The first day was crucial in my seventy-mile, ten-day kayak camping tour of the San Juan Islands, WA. It was a seventeen mile kayak to the first campsite along the rugged western coast of San Juan Island, open to the southerly winds and swells off the Pacific. If I was unable to reach the campsite that day, it could derail my carefully laid plans for the rest of the trip.
To complete this leg of the trip I would need calm seas, mild winds and a small tide. The weather is usually best in the morning and slack tide on this day was at 6.30 am. This was going to be the best time to launch and round dangerous Cattle Point and the shallows past it, before the wind and tides increased causing tide rips and currents and terrifying whirlpools. Not ideal since I am not the most organized person and this would mean I have to break camp, drive to the sneaky, secret launch site, load the kayak with equipment and supplies for ten days and then launch by 6:30 am latest. Luckily, for once I had it together and launched right on the money.
The skies were dark with a low ceiling of clouds , no wind, water like glass: perfect. I paddled hard and made good time. A light rain started to fall as I passed Cattle Point and powered through the shallows and up the west coast of San Juan Island. The resident orca pods frequent this coast, hunting salmon, and I was hoping to run into them. I glided over huge kelp beds, along wind-swept rocky shores, with the sky, ocean and shore all different shades of gray under the cloud-filled skies.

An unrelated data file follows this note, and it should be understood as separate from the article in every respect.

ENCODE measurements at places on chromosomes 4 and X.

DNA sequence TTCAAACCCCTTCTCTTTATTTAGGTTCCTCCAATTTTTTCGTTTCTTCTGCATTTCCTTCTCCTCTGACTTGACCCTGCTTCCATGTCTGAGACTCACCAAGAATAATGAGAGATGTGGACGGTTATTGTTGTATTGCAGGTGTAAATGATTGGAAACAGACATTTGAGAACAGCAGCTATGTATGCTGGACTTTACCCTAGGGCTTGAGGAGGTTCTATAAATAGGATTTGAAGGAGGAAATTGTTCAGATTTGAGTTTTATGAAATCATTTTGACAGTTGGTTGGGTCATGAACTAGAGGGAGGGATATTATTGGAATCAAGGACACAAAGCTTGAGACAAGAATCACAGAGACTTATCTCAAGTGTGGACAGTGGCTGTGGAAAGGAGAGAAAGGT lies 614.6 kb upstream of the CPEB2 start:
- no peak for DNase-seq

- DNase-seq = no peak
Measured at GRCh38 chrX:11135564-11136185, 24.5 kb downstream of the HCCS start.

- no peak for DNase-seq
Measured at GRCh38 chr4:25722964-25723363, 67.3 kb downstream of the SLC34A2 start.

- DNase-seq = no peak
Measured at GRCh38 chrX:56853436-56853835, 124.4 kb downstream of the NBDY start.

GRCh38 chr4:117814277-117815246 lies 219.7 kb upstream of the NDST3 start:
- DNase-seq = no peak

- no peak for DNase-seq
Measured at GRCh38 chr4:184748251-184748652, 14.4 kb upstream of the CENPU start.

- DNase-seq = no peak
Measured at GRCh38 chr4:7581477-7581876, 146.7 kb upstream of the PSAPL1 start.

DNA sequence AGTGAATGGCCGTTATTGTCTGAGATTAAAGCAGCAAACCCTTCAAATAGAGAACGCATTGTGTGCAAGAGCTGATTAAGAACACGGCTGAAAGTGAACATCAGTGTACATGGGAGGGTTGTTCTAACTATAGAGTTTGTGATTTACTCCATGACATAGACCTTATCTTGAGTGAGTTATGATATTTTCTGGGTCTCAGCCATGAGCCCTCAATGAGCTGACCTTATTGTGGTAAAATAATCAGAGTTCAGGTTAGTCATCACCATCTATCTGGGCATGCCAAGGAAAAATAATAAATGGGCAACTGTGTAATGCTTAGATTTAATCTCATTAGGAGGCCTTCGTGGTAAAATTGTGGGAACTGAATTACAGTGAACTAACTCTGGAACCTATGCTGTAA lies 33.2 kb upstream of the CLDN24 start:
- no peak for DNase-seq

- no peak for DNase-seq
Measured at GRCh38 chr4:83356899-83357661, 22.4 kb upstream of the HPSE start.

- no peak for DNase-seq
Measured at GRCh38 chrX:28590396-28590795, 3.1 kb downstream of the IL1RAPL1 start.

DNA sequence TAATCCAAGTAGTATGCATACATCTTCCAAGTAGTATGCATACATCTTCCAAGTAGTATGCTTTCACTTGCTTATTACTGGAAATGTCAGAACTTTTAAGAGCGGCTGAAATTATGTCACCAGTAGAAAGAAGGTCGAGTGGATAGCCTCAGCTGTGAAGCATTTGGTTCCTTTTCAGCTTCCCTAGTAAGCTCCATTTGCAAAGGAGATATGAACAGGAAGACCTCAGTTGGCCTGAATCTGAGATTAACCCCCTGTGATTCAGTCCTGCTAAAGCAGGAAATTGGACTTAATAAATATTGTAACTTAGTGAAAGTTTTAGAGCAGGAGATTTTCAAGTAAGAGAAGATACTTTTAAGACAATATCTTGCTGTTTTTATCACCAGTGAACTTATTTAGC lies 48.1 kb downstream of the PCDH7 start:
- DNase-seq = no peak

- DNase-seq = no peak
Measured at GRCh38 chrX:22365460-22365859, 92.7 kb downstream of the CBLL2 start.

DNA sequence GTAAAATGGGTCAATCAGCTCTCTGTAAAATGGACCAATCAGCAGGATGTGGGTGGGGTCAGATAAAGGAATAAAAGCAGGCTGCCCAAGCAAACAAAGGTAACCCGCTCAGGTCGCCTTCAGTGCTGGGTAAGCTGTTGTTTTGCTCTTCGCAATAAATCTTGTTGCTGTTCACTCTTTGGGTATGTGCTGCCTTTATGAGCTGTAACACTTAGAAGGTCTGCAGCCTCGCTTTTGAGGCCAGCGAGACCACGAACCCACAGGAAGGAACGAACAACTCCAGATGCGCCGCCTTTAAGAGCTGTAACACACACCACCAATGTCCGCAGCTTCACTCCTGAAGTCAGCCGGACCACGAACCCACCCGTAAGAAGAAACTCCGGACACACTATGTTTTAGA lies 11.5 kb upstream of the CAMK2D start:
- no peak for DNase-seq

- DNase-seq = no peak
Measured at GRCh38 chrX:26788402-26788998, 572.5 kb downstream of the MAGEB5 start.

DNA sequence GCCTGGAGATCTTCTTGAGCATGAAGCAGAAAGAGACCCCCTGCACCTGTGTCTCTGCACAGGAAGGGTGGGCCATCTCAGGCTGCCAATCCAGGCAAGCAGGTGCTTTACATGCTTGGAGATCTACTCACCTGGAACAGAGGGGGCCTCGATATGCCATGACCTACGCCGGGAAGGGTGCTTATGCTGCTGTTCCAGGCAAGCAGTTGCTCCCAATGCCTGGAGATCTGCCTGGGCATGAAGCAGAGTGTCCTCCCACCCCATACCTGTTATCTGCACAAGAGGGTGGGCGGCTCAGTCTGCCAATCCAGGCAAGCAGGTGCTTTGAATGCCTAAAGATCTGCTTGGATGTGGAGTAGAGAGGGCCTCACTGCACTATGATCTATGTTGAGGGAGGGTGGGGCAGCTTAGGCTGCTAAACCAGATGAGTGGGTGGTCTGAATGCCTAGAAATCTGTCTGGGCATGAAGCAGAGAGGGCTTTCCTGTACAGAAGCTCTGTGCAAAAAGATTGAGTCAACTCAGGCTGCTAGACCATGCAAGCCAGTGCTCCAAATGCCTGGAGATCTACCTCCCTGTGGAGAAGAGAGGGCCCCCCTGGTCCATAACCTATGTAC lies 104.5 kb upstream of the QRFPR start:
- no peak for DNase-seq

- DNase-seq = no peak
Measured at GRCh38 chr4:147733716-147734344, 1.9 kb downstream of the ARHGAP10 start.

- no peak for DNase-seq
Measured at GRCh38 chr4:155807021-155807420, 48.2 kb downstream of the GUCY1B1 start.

Small Pox Bay; with a view of Vancouver Island, BC, Canada.
At 2:30 pm I finally landed at the County Campsite at Small Pox Bay; a full eight hours after launch, with sadly, no orca. I set up camp on the field on the bluff overlooking Haro Straight and took a quick nap. When I awoke, just after sunset, a pod of orca passed off-shore, a good omen for the trip to come.